Wednesday, 5 December 2007

ON LOCATION: The decline and fall of Burgundy

Like each drama, the Belgian crisis is a long story of unusual events on many locations. But do not expect the normal elements of a nationality crisis like bloodshed, riots or huge demonstrations. Most of the scenery had to do with hotels, castles and restaurants. After all, Brussels was once the capital city of the dukes of Burgundy, who in the fifteenth century for more than 100 years lavishly spent their gold on painters like Van Eyck and Memling, the first polyfon musicians and the finest clothes in Europe. And above all they made a few dishes (boeuf bourguignon to name but one) and the wines of Burgundy world-famous. So follow us on a short sight-seeiing along the path of Belgiums crisis: 1. Discothèque Claridge, Place Madou, Saint-Josse, June the 10th

On the evening of election day this brandnew disco under the Madou Tower was hired (for at least 4000 euro) by the cartel of the Flemish christian democrat CD&V and the Flemish nationalist N-VA to celebrate an expected victory. It was a surprising choice for the normally rather dull party, but a celebration it was indeed. The cartel became by far the strongest formation in parliament and CD&V's leader Yves Leterme obtained a huge personal score of 800.000 votes. Flags with lions, the symbol of the Flemish region, were deployed in great numbers, causing a slight scare among many French-speaking Belgians who saw the images on tv.

2. Saint-Johns Hospital, Botanic Garden Lane 32, Brussels, June the 26th On June the 26th the 73 years old King Albert II fell in his palace in Brussels and was brought to the hospital of Saint John a few hundred meters from the Madou Tower. He received a new hip and had to stay for about ten days in the hospital. On his sickbed politician after politician came to visit him, as the first initiatives to form a new government had to be taken. Didier Reynders, the leader of the Walloon liberal MR, who had been designated informateur, came most of all and was frequently met by a few dozen camera's at the entrance of the hospital. 3. The cathedral of Saint-Gudule, center of Brussels, July the 21st As on each national day in Belgium, the 21 st of July started with mass in the greatest and oldest cathedral of Brussel, where five centuries ago the young Habsburg sovereign an later emperor Charles the fifth was crowned king of Spain. This time the newly appointed formateur Yves Leterme came to attend. At the entrance he was jokingly asked by a French-speaking tv-journalist if he could sing the national anthem in French. Leterme started to sing and seems not to have realised immediately that he was singing the Marseillaise, the national anthem of France. Certainly in the French-speaking media in Belgium, suspicions against him took a new twist. 4. The castle of Hertoginnedal, Oudergem on the southeastern outskirts of Brussels, July the 24th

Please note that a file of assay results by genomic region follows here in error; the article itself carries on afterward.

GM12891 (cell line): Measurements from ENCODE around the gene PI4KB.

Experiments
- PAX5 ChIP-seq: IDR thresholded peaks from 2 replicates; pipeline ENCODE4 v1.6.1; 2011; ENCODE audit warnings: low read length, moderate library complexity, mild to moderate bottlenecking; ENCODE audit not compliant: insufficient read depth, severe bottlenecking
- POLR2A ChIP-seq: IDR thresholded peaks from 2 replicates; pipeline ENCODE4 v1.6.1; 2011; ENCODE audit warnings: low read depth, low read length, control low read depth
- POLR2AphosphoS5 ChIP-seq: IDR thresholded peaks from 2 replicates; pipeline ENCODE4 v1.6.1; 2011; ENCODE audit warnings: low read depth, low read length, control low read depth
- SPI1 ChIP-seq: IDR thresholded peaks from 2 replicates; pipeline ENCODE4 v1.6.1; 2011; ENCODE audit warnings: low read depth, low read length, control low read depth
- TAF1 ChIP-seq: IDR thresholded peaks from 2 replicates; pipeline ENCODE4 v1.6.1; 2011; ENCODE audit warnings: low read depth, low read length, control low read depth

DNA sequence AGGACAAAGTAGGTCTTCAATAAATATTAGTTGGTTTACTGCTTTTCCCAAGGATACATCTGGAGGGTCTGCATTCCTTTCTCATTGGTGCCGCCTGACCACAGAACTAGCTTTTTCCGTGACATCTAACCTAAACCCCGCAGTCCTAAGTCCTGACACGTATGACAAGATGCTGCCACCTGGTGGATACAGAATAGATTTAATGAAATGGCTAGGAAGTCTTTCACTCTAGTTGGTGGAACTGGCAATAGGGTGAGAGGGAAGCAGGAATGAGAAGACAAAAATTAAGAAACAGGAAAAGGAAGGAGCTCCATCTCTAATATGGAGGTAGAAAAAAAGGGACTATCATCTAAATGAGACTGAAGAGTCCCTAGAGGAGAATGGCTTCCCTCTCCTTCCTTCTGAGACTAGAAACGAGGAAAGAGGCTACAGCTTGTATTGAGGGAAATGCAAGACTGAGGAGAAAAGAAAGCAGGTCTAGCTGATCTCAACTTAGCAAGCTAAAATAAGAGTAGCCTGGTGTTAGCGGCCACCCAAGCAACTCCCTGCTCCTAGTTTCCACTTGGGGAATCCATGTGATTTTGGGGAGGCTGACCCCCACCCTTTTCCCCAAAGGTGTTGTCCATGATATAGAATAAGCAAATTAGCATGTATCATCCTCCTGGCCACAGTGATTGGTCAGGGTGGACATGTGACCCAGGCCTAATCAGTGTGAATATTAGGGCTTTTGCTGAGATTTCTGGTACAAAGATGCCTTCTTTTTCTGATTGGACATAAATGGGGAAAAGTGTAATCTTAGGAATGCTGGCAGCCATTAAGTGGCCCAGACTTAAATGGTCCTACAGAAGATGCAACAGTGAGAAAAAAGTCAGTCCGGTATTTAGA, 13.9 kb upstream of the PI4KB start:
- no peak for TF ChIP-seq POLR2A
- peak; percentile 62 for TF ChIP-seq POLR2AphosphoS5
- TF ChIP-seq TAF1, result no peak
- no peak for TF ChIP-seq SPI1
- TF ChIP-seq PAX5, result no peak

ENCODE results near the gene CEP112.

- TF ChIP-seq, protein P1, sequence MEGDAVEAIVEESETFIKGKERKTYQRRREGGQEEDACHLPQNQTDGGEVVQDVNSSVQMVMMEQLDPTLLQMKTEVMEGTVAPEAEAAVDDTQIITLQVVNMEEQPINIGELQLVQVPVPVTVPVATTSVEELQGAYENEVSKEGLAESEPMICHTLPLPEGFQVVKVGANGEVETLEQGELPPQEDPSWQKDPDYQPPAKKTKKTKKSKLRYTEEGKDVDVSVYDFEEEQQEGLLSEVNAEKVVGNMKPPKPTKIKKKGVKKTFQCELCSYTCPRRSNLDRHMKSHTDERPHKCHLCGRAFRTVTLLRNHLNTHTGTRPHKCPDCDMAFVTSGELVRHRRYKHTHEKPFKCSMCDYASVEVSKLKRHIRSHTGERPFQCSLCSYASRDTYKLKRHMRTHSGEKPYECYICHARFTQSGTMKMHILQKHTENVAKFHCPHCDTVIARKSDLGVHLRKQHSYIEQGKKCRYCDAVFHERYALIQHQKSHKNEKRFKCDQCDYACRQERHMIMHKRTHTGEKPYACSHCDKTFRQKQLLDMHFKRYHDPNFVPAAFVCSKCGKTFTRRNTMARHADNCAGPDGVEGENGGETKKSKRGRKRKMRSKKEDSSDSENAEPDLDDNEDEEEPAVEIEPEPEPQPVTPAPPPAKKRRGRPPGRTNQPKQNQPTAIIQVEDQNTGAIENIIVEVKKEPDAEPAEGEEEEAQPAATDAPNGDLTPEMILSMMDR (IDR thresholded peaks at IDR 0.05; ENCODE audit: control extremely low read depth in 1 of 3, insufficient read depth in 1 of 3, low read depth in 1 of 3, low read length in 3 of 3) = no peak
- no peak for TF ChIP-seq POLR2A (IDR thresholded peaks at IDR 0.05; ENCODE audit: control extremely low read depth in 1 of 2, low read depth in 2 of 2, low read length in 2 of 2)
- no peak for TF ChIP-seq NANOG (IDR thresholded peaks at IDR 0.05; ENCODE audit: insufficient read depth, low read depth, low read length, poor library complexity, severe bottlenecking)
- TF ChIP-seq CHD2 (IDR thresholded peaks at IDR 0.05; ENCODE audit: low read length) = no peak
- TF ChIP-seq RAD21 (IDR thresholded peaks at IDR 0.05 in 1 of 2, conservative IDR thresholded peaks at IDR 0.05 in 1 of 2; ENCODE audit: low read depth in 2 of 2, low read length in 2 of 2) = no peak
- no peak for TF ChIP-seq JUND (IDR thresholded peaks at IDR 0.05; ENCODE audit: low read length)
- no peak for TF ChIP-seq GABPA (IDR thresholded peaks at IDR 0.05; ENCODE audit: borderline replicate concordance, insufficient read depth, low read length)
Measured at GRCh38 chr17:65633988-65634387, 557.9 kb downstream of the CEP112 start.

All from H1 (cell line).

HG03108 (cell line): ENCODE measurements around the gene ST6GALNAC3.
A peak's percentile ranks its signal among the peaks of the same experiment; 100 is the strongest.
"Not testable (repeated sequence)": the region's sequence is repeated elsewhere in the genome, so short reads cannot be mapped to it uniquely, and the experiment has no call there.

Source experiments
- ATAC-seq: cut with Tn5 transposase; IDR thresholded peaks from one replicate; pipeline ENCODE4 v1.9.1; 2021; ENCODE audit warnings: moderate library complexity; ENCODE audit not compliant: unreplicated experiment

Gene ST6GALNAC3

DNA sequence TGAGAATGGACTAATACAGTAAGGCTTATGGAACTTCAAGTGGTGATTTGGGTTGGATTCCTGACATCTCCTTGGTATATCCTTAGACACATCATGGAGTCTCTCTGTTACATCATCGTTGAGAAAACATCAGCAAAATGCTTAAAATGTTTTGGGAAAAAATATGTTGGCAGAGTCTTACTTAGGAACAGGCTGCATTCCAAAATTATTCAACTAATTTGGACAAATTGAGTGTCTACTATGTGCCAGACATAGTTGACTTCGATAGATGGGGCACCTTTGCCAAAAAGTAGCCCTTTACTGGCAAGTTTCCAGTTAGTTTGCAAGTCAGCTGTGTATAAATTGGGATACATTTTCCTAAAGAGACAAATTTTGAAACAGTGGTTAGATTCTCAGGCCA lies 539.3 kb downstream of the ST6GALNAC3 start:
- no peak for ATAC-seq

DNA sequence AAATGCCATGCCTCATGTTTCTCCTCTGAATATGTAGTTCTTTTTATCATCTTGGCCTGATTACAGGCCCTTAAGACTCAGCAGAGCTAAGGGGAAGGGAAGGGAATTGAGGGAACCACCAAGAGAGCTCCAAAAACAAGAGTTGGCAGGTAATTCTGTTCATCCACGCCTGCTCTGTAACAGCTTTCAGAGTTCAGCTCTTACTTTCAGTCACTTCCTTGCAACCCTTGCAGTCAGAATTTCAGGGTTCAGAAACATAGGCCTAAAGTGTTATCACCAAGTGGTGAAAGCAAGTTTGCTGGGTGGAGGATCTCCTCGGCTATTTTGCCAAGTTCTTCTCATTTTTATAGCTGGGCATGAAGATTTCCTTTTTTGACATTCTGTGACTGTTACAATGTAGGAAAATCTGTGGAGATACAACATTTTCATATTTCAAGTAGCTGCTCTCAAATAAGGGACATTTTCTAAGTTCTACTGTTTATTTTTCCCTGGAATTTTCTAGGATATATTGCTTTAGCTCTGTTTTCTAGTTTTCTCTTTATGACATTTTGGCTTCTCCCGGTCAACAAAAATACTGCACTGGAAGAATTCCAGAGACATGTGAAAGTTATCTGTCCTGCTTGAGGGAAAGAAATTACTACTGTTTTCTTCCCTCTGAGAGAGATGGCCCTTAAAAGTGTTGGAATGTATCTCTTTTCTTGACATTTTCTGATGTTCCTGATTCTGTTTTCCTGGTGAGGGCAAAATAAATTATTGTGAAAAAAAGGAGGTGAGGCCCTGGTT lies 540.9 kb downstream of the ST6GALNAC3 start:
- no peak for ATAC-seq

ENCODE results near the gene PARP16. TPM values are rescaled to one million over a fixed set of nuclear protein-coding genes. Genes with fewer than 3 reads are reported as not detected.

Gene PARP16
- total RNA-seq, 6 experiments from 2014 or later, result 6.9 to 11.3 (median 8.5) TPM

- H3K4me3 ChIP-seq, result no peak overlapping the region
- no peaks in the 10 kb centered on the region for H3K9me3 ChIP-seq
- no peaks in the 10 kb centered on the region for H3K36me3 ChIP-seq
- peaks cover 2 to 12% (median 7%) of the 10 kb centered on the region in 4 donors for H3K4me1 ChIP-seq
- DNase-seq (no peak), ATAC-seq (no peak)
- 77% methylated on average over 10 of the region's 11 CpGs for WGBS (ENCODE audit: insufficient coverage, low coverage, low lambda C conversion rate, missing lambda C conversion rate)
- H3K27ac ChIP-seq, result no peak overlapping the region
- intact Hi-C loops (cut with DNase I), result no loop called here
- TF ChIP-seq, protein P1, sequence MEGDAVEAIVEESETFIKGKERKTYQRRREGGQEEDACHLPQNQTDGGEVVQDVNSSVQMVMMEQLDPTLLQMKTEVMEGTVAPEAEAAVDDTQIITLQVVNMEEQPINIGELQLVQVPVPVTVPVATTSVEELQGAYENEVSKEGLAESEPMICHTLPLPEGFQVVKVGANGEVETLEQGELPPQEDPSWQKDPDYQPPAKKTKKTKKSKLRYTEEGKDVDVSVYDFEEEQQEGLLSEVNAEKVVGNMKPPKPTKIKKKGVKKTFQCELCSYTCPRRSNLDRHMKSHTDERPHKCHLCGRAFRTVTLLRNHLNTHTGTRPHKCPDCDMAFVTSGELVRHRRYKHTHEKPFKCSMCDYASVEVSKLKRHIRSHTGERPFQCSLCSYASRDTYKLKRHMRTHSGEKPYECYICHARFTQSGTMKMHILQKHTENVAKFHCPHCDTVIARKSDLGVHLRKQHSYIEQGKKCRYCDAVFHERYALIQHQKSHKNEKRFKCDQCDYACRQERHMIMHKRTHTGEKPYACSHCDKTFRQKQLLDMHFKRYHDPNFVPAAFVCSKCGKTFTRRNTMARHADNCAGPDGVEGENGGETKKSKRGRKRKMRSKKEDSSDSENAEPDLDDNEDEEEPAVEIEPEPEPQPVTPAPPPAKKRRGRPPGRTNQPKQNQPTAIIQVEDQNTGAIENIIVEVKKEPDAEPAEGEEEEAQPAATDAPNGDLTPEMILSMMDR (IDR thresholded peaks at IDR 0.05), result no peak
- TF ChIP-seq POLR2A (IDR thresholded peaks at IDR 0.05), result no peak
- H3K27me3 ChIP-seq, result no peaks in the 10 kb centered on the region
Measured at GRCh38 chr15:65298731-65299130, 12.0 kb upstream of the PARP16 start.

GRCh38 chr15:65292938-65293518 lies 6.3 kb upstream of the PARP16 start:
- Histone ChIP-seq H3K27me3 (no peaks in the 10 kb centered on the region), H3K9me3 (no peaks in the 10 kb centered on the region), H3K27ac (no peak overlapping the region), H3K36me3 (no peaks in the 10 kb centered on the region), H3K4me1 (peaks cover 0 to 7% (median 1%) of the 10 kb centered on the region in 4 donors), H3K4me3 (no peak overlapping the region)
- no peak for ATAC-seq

When Yves Leterme started to negotiate a coalition of liberal and christian democrat parties, he took the whole crowd to the castle of Hertoginnedal. This was the place were a former prime minister, Jean-Luc Dehaene, held his government meetings between 1992 and 1999 because there it was possible to keep the press at a distance of the discussions. Leterme hoped he could like Dehaene keep the inner secrets of the castle out of the media. But he overlooked one crucial detail: since then cell phones and PDA's have penetrated daily lives. And soon it became clear that negotiators inside were sending sms-messages and e-mails to the waiting journalist outside. The failure to keep the most delicate elements of the negotiations out of the press was one of the elements that led to Letermes first resignation on August the 24th.
5. Hotel Conrad, Avenue Louise, Brussels, August the 8th
In an attempt to flee the press at the gates of Hertoginnedal, Yves Leterme decided on August the 8th to trade places. He met with the presidents of the two Walloon parties, Jöëlle Milquet and Didier Reynders, at hotel Conrad, one of the most prestigious of Brussels. But to no use: Milquet was filmed with a paper with the heading of the hotel a few hours later, and at that moment the proposal Leterme presented to her at the hotel was already published on some websites. 6. The royal castle of Ciergnon, The Ardennes in Luxemburg-province, September the 29th